Sa Chen: perfectly adequate, boring phrasing & orchestra
Bachauer: big, but unsmiling; no tenderness or panache
Hobson: terrible sound; piano & orchestra seem out of it
Eugen Indjic: dull playing
Nebolsin: shallow, timid, and dim
Pires: bass & sound weak
Rubinstein early stereo: mechanical, sound weak, orchestra scrawny
Rubinstein later: he's still mechanical; orch & sound improved
Rodgriguez: orchestra coarse
Youn: nothing special
Weissenberg: relentless--no poetry or warmth
This is one of your Editor's favorite pieces, and he is very fussy about it. Most conductors don't put much into it, and that lets the pianists down. But the orchestra has so very many wonderful things to say that just staying out of the way is no way to conduct it. There can be so much expression in the woodwind solos, for example.
This is also a concerto that piano pounders cannot put across. It is simply too delicate and poetic.
Any recording with Ormandy and the Philadelphia Orchestra will thrill you with gorgeous strings and great wind solos. Among others, there were Brailowsky, Ax, and Cliburn--all wonderful--but the greatest by far is the Gilels, where every phrase seems utterly perfect. Gilels makes Rubinstein seem grossly insensitive, and his tone is just as beautiful. If you have Gilels/Ormandy, that's all you need. Gilels is pretty steady, and if you prefer romantic lingering you might try the Cliburn. His extra expressiveness distorts the music a little, but some find it worthwhile.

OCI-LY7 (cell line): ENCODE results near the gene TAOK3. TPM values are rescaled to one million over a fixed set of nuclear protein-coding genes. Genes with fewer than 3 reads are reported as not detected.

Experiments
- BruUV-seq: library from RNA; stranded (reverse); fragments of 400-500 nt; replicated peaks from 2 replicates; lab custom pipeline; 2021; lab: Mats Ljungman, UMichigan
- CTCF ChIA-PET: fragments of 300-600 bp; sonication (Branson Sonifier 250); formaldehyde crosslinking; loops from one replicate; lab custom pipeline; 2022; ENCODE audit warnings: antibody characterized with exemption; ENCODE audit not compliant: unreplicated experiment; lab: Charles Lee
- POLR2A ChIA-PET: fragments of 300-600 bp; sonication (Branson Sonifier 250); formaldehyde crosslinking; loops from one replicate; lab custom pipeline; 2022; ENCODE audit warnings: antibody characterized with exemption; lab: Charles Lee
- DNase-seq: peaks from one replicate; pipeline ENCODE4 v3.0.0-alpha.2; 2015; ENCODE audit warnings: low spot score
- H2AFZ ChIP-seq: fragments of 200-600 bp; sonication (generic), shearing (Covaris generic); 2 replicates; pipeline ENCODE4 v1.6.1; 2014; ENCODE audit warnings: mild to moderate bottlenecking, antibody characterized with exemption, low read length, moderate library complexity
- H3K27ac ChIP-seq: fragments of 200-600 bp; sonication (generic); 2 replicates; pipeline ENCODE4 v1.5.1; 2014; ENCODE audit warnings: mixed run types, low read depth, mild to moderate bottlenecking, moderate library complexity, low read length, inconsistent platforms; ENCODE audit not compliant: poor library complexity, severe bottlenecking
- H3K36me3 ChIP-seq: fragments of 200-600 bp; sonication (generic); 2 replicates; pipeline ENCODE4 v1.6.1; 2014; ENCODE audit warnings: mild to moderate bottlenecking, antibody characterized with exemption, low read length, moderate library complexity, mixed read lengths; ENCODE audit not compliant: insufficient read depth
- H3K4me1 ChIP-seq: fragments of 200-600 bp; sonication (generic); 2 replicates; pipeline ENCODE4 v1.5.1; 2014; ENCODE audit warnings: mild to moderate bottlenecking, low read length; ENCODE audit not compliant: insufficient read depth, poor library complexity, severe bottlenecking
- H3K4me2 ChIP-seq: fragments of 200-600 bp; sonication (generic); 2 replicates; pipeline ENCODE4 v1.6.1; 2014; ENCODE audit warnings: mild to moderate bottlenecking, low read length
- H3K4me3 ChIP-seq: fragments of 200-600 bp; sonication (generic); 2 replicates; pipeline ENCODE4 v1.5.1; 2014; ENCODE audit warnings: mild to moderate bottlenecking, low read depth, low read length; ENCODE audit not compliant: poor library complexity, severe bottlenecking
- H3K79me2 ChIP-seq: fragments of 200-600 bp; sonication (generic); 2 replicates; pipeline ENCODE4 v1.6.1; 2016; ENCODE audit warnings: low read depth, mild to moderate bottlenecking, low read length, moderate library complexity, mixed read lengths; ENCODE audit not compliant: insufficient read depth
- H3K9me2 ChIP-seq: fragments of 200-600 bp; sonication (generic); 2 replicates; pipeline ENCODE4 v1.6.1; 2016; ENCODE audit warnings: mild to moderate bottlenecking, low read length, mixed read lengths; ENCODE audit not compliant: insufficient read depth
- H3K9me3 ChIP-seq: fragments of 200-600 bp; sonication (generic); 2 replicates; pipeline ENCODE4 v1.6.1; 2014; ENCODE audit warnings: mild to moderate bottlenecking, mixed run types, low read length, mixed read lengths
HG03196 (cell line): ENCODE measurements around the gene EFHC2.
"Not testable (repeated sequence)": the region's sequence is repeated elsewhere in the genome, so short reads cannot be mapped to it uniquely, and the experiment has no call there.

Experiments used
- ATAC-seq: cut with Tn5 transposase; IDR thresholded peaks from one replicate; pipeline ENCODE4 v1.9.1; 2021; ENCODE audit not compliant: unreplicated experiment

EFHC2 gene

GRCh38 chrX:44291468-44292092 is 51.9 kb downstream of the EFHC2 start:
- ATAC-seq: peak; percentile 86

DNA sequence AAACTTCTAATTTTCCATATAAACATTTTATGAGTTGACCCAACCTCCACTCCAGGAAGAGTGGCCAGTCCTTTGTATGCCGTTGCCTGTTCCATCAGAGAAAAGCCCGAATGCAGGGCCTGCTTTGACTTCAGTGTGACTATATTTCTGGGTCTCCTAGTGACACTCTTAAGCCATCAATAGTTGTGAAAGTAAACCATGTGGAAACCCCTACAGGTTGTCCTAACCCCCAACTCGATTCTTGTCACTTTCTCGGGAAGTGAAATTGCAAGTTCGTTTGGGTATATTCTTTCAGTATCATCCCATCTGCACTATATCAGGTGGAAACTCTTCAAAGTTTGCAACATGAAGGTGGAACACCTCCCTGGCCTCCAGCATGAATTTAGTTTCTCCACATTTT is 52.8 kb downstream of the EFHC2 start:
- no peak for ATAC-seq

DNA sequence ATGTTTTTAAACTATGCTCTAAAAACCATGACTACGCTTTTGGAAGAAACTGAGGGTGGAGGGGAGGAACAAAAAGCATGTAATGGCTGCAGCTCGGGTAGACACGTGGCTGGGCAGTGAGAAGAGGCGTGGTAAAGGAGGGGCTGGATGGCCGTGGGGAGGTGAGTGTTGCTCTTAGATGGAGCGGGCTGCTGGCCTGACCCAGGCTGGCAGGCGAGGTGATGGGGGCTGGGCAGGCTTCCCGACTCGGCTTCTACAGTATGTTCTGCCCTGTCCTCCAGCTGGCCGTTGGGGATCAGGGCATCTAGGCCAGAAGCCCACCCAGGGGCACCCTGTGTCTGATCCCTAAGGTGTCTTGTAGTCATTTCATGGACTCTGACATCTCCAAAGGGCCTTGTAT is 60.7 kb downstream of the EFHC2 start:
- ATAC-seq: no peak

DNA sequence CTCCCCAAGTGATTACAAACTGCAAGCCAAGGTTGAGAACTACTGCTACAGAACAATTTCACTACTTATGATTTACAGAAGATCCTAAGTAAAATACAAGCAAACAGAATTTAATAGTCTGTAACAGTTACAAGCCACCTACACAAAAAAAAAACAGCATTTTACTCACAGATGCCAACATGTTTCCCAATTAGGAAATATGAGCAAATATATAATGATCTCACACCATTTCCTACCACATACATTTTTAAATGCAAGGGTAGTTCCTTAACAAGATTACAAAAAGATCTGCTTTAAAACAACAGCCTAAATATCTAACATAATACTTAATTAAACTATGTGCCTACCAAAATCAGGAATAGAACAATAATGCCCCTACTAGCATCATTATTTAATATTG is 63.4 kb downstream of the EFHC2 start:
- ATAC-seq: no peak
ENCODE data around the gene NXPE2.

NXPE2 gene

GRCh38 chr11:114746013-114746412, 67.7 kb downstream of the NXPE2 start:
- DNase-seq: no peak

Yundi Li has all that's needed in poetry and sensitivity. He is the new Gilels but has better sound. (There was nothing wrong with the sound of the Gilels, but recording has improved a bit in 50 years.) Andrew Davis is a much more sensitive conductor here than past experience led us to expect, and the English orchestra is fine and has great wind soloists.
Gilels Sony 89836
Li DG 8236
Cliburn RCA 7945
Tsujii on Harmonia Mundi: inspired.
The Pollini, recorded when he was 16, is a classic; but many of us do not find it beautiful or appealing. One of us--usually a Pollini fan-called it streamlined and efficient with no charm whatsoever. The slow movement is missing its magic.
Earl Wild recorded this with Sir Malcolm Sargent, whose conducting is cold and aggressive, except in II, where the orchestra is subdued and the beauty of Wild's playing comes to the fore (Chesky).
Rosina Lhevinne does a sensitive job and sounds youthful and joyful, but there are better orchestral accompaniments.
Ashkenazy seems bored with it.
Kern: glassy & aggressive
Shebanova: brittle & ordinary
Vlaieva: low octane
Olli Mustonen has hard tone and jerks the rhythm about.
Apart from the sets of both concertos we can only name two of No. 2 alone. Cherkassky with Kempe has perfect poetry and exquisite playing. Idil Biret plays this beautifully on Naxos, but the main reason to own that disc is the fill: the Krakowiak and the La Ci Darem Variations--the brightest, wittiest performance of the latter and the most Polish-sounding one of the former (great rhythms).
Cherkassky Profil 4015
Biret Naxos 550369
LaForet: free, fluid, and wonderfully elegant-Cortot-like
Malcuzynski: relaxed, lyrical, well-shaped phrases
Previn's dull accompaniment tends to spoil
Pires's recording, in spite of the simple purity of her playing.
Vasary: remarkable grace and clarity, but weak orchestra & sound
Blumental: weak in every respect
Vlaeva: low-octane readings, sometimes sluggish